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Garcia_123 Group Title

Determine whether the given procedure results in a binomial distribution. If not, state the reason why. Rolling a single die 57 times, keeping track of the numbers that are rolled.

  • one year ago
  • one year ago

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  1. jim_thompson5910 Group Title
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    Hint: a binomial distribution is the result of doing n Bernoulli trials (and each trial is independent with the same probability of success) a Bernoulli trial is a trial with exactly two outcomes

    • one year ago
  2. jim_thompson5910 Group Title
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    a good example is flipping a coin you either get heads or tails

    • one year ago
  3. kropot72 Group Title
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    On the condition that rolling a particular number was regarded as a success and rolling any other number was a failure, the procedure will result in a binomial distribution.

    • one year ago
  4. kropot72 Group Title
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    @jim_thompson5910 Have you any comment?

    • one year ago
  5. jim_thompson5910 Group Title
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    yes if you said something like "rolling an even number" then it would be a binomial distribution since there are only two options: rolling an even or rolling an odd but it doesn't give such restrictions

    • one year ago
  6. jim_thompson5910 Group Title
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    it just says "keeping track of the numbers that are rolled" so you would have some probability distribution, but it wouldn't be a binomial distribution

    • one year ago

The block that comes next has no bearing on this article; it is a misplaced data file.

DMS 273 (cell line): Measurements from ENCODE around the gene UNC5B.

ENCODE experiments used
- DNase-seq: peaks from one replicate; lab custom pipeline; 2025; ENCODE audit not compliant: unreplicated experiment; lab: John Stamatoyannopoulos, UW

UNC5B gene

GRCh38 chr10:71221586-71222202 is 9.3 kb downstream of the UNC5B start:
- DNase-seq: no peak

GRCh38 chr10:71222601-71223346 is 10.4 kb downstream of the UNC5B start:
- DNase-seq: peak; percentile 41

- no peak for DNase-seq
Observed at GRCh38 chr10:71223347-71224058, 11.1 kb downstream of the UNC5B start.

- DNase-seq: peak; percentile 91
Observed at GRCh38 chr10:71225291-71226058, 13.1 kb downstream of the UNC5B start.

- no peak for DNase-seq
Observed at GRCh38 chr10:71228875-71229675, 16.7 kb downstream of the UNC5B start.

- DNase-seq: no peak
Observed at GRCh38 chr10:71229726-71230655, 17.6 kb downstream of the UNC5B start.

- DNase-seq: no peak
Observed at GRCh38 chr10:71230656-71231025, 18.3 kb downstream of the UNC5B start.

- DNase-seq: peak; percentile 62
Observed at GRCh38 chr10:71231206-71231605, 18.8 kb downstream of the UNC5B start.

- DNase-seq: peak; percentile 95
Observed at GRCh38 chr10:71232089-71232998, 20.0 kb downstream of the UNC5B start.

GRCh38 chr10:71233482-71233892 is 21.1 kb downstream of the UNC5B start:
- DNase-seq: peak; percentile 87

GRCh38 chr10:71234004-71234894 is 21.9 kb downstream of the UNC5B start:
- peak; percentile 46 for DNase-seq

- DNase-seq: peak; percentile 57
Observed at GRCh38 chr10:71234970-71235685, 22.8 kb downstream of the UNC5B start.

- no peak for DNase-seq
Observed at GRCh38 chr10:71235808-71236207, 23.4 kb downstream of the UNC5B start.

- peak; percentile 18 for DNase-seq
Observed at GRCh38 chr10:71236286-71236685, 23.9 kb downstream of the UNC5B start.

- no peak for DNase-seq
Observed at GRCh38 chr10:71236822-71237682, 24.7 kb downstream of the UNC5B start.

7. Garcia_123 Group Title
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    ok, then its not binomial

    • one year ago
  8. jim_thompson5910 Group Title
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    yeah you have 6 possible outcomes per trial, not 2

    • one year ago
  9. kropot72 Group Title
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    The binomial distribution can be used to give the probability of the number of 1s, 2s, 3s etc when the die is rolled 57 times.

    • one year ago
  10. Garcia_123 Group Title
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    2 outcomes for a trial

    • one year ago
  11. Garcia_123 Group Title
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    * yeah more than 2

    • one year ago
  12. jim_thompson5910 Group Title
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    true you could use it like that, but it doesn't specify which number you're going for so I'm assuming they're just saying in general that you have 6 outcomes instead of 2

    • one year ago
  13. Garcia_123 Group Title
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    okie ! thank you @kropot72 and @jim_thompson5910 (y) ;) great help

    • one year ago
  14. kropot72 Group Title
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    It depends on how the trial is defined. I agree that the expected answer to the question is that the procedure in itself does not meet the requirements for a binomial distribution.

    • one year ago
  15. Garcia_123 Group Title
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    ;)

    • one year ago
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